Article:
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Development Overview

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Overview of Korea’s development experience

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Development Overview
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Development of ICT industries

There had already been recognition of the importance of technology during the earlier phases of Korea’s industrial development. But as developed countries began to withhold advanced technology from Korea, the Korean government and industry decided to step up its own technology development.

Since the mid-1990s, Korea has relied more on technologies that it developed on its own rather than using technology adopted from elsewhere. This achievement has been substantially due to the help of the state-financed research institutes that were set up in the 1960s and 1970s to foster development in key industrial sectors. They took the lead in developing home-grown technology, with the launch of full-scale efforts in the 1980s.

They have also been the source of well-trained researchers who have gone on to companies and universities to continue R&D programs as well as conducting joint research projects with the state institutes. In the 1980s, private enterprises also began R&D activities with government support and participated in many national R&D projects promoted by the government. Since the 1990s, Korean enterprises have been able to expand their own R&D efforts and created anumber of private-sector research institutes.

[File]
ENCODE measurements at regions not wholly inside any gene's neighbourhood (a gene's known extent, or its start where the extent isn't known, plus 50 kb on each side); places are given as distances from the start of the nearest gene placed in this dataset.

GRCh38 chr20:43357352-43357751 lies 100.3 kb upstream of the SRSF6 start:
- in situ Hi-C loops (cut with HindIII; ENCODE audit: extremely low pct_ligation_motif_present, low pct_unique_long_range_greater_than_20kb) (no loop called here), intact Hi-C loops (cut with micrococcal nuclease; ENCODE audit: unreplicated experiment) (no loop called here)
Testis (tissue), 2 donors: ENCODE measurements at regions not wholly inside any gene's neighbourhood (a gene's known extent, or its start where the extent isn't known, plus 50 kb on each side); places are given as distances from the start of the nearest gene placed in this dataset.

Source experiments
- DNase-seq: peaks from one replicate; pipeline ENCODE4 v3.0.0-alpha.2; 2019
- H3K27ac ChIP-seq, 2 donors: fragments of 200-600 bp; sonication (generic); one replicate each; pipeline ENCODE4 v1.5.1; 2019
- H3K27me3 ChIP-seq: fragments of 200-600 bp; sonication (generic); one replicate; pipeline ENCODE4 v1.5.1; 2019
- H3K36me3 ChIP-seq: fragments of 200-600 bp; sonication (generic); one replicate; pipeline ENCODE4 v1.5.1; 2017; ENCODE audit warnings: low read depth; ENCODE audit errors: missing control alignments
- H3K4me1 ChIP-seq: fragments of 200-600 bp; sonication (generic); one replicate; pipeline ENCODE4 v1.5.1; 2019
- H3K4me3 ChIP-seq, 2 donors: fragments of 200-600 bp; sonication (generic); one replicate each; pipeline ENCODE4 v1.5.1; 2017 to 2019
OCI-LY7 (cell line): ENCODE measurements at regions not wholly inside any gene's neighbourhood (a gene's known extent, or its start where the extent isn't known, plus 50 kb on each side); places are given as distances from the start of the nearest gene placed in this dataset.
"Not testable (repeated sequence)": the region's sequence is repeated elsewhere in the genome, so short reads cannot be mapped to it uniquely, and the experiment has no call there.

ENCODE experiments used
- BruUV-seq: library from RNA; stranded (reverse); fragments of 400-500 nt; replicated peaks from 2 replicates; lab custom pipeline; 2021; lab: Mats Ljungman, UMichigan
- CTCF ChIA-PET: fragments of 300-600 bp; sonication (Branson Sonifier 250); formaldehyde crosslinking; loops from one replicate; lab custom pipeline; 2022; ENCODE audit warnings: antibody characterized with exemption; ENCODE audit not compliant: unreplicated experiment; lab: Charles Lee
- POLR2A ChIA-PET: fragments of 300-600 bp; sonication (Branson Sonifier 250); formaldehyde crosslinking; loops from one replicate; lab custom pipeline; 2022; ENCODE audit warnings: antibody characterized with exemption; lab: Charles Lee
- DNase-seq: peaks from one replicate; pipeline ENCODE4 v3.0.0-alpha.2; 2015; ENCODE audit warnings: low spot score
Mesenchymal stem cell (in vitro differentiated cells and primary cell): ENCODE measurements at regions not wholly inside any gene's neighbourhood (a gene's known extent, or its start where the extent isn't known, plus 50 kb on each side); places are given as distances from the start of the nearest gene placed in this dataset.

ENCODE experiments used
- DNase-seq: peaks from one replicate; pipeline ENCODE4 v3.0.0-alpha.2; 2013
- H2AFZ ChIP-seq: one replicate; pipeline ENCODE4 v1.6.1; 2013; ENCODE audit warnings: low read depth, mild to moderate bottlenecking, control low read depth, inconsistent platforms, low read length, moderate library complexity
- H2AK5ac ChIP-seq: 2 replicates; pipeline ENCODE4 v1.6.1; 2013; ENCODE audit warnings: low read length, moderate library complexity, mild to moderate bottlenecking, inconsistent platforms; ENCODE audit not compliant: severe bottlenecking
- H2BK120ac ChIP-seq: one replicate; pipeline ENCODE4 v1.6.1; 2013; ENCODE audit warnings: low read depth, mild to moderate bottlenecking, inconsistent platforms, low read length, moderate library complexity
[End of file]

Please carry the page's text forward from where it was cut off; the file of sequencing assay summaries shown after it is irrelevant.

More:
The expansion of corporate R&D activities enhanced their ability to develop core technologies needed to gain self-reliance in such new sectors as semiconductors and telecommunications as well as existing key industries. Although the R&D efforts of universities were minimal in comparison until the beginning of the 1990s, various national R&D projects after that were started to stimulate basic research activities at the universities and led to the establishment and support of various university research centers.

Technology development in the 1990s focused on the information and communication technology (ICT) sector, which rapidly expanded and encouraged more private-sector initiatives in this area. The rise of ICT-related industries in the 1990s represented an important turning point in Korea’s industrial development. It showed that Korea was able to compete in a rapidly changing international environment and that economic development was no longer dependent on a state-directed industrial policy. The success of the ICT sector also helped create a new development vision for Korean HCIs just as they were emerging from the period of industrial rationalization and were searching for ways to achieve future-oriented growth. Moreover, this period was notable for the fact that Korea was weaning itself from adopting technology from advanced countries and instead was beginning to develop its own.